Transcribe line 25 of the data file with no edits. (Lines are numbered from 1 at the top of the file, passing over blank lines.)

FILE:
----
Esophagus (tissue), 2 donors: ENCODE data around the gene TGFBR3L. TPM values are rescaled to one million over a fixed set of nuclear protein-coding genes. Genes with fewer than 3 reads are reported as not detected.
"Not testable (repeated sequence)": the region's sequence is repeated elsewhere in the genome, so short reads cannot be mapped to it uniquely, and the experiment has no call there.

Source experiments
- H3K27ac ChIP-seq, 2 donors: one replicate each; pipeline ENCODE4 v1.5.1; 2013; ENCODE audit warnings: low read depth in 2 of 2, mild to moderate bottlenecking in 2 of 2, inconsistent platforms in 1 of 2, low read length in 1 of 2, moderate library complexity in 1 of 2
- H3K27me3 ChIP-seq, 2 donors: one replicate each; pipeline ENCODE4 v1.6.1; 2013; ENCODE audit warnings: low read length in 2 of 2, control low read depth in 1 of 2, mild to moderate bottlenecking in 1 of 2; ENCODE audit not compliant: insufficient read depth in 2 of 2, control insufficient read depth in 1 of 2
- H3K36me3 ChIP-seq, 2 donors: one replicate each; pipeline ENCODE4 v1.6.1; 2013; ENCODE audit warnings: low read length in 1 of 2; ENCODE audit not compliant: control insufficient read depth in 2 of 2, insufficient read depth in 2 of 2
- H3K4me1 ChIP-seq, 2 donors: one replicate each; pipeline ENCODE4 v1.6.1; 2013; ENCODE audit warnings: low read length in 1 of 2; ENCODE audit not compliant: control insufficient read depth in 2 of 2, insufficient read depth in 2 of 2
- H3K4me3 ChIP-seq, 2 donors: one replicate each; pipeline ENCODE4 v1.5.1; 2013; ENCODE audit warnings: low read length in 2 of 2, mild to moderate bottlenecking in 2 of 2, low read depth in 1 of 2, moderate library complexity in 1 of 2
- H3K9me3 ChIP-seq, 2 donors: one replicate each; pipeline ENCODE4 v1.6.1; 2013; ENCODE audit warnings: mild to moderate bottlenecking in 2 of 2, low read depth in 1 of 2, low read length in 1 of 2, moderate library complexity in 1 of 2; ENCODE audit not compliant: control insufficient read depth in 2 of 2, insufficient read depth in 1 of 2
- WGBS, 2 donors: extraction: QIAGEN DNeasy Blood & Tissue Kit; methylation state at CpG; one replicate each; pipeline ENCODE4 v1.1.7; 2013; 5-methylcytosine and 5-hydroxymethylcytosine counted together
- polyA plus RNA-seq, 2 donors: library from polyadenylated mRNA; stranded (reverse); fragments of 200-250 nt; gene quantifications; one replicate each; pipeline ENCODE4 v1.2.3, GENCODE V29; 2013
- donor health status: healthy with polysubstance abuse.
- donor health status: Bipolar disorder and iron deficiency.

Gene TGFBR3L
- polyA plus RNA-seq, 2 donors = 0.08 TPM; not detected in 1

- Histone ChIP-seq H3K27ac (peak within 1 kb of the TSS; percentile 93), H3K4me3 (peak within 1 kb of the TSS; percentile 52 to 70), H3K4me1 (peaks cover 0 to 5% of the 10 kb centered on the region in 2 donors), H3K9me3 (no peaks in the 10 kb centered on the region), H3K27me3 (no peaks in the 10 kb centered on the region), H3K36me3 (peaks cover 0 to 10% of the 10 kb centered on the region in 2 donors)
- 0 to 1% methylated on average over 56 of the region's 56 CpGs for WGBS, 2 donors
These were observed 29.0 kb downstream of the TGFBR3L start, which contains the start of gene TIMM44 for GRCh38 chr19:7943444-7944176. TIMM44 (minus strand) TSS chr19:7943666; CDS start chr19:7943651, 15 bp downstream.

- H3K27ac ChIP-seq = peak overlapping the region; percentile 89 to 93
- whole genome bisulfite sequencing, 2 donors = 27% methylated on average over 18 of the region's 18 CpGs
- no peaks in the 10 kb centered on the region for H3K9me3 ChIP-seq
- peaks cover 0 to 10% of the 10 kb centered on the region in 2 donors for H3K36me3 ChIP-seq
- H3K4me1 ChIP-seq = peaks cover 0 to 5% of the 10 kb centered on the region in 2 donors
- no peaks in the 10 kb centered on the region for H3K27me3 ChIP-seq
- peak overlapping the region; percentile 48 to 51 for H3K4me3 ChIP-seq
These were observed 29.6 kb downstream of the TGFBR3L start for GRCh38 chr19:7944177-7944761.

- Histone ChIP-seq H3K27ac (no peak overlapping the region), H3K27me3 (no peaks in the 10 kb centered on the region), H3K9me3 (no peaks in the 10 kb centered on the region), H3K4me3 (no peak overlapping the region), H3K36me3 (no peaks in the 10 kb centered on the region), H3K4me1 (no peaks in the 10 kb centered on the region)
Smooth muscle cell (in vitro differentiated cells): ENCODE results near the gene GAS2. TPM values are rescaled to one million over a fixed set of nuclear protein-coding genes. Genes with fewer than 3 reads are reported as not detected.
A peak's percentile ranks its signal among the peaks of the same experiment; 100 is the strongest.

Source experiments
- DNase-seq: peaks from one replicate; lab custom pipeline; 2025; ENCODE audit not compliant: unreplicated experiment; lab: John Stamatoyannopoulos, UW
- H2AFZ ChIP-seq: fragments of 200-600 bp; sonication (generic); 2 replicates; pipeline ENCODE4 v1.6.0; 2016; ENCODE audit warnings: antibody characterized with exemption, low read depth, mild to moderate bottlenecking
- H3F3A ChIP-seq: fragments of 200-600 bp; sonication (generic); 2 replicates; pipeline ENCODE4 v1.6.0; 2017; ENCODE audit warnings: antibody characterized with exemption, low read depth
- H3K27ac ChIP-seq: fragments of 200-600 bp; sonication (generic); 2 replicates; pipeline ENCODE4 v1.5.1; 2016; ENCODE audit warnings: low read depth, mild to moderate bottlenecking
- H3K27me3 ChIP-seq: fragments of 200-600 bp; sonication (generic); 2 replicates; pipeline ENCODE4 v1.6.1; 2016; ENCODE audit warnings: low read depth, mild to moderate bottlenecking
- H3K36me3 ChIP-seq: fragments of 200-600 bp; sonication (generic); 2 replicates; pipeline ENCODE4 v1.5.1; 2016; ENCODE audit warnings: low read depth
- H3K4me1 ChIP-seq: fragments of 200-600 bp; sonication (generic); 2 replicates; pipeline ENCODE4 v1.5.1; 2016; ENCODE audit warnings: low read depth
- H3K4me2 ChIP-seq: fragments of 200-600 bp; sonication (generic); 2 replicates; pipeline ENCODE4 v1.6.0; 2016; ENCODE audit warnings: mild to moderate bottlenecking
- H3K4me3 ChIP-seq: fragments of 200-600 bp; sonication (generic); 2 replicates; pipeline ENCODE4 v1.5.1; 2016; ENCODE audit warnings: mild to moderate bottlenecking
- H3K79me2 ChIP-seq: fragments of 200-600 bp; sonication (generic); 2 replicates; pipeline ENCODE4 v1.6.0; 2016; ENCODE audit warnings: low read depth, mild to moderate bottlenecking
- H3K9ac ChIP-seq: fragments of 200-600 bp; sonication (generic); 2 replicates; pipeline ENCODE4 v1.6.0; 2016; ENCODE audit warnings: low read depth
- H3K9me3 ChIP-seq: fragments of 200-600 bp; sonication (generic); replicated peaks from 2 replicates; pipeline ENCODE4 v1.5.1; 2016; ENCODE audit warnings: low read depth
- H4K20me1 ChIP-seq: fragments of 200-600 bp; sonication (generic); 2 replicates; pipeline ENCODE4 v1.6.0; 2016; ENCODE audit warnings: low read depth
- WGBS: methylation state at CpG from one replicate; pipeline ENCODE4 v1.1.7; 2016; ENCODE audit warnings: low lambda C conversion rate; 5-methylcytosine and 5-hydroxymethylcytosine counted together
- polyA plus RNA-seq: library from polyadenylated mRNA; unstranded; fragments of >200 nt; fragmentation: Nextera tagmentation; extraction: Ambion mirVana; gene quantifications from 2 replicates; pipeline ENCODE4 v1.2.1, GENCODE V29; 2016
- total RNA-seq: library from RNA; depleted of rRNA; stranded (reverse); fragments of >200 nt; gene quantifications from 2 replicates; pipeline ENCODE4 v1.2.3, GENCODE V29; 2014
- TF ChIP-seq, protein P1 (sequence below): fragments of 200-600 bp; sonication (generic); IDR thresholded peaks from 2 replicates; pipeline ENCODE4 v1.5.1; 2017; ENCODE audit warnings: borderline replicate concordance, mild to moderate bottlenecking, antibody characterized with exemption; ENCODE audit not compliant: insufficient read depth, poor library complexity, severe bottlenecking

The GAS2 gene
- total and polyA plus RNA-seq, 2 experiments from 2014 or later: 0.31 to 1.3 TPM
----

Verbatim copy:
- peak overlapping the region; percentile 48 to 51 for H3K4me3 ChIP-seq